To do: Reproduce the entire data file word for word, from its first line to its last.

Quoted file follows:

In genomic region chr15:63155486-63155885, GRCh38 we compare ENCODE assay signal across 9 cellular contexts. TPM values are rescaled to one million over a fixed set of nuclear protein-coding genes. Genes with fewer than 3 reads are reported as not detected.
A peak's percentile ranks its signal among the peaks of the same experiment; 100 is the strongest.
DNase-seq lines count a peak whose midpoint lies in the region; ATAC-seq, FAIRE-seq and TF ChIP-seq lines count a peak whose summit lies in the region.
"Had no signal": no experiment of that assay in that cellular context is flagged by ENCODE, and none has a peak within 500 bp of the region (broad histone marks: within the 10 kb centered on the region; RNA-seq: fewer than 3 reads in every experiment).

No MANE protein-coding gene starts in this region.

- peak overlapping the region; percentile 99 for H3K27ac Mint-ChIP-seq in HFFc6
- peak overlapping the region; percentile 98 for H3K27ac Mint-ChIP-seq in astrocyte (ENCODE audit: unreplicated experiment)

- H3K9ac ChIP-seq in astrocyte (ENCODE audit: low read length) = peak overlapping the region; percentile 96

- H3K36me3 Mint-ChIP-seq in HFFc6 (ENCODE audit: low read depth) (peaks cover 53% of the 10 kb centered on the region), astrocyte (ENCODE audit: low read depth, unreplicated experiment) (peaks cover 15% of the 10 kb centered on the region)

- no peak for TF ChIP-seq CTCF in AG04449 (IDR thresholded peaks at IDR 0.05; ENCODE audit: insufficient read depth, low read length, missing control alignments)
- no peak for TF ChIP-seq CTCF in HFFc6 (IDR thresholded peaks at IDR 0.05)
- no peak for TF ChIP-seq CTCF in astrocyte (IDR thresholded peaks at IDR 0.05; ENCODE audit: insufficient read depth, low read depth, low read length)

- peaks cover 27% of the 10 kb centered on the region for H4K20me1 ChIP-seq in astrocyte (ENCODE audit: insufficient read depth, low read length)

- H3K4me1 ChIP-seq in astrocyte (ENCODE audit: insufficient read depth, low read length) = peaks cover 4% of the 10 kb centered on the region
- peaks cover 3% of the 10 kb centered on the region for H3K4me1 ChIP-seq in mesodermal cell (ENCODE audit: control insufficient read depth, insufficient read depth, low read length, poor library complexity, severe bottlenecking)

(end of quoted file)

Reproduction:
In genomic region chr15:63155486-63155885, GRCh38 we compare ENCODE assay signal across 9 cellular contexts. TPM values are rescaled to one million over a fixed set of nuclear protein-coding genes. Genes with fewer than 3 reads are reported as not detected.
A peak's percentile ranks its signal among the peaks of the same experiment; 100 is the strongest.
DNase-seq lines count a peak whose midpoint lies in the region; ATAC-seq, FAIRE-seq and TF ChIP-seq lines count a peak whose summit lies in the region.
"Had no signal": no experiment of that assay in that cellular context is flagged by ENCODE, and none has a peak within 500 bp of the region (broad histone marks: within the 10 kb centered on the region; RNA-seq: fewer than 3 reads in every experiment).

No MANE protein-coding gene starts in this region.

- peak overlapping the region; percentile 99 for H3K27ac Mint-ChIP-seq in HFFc6
- peak overlapping the region; percentile 98 for H3K27ac Mint-ChIP-seq in astrocyte (ENCODE audit: unreplicated experiment)

- H3K9ac ChIP-seq in astrocyte (ENCODE audit: low read length) = peak overlapping the region; percentile 96

- H3K36me3 Mint-ChIP-seq in HFFc6 (ENCODE audit: low read depth) (peaks cover 53% of the 10 kb centered on the region), astrocyte (ENCODE audit: low read depth, unreplicated experiment) (peaks cover 15% of the 10 kb centered on the region)

- no peak for TF ChIP-seq CTCF in AG04449 (IDR thresholded peaks at IDR 0.05; ENCODE audit: insufficient read depth, low read length, missing control alignments)
- no peak for TF ChIP-seq CTCF in HFFc6 (IDR thresholded peaks at IDR 0.05)
- no peak for TF ChIP-seq CTCF in astrocyte (IDR thresholded peaks at IDR 0.05; ENCODE audit: insufficient read depth, low read depth, low read length)

- peaks cover 27% of the 10 kb centered on the region for H4K20me1 ChIP-seq in astrocyte (ENCODE audit: insufficient read depth, low read length)

- H3K4me1 ChIP-seq in astrocyte (ENCODE audit: insufficient read depth, low read length) = peaks cover 4% of the 10 kb centered on the region
- peaks cover 3% of the 10 kb centered on the region for H3K4me1 ChIP-seq in mesodermal cell (ENCODE audit: control insufficient read depth, insufficient read depth, low read length, poor library complexity, severe bottlenecking)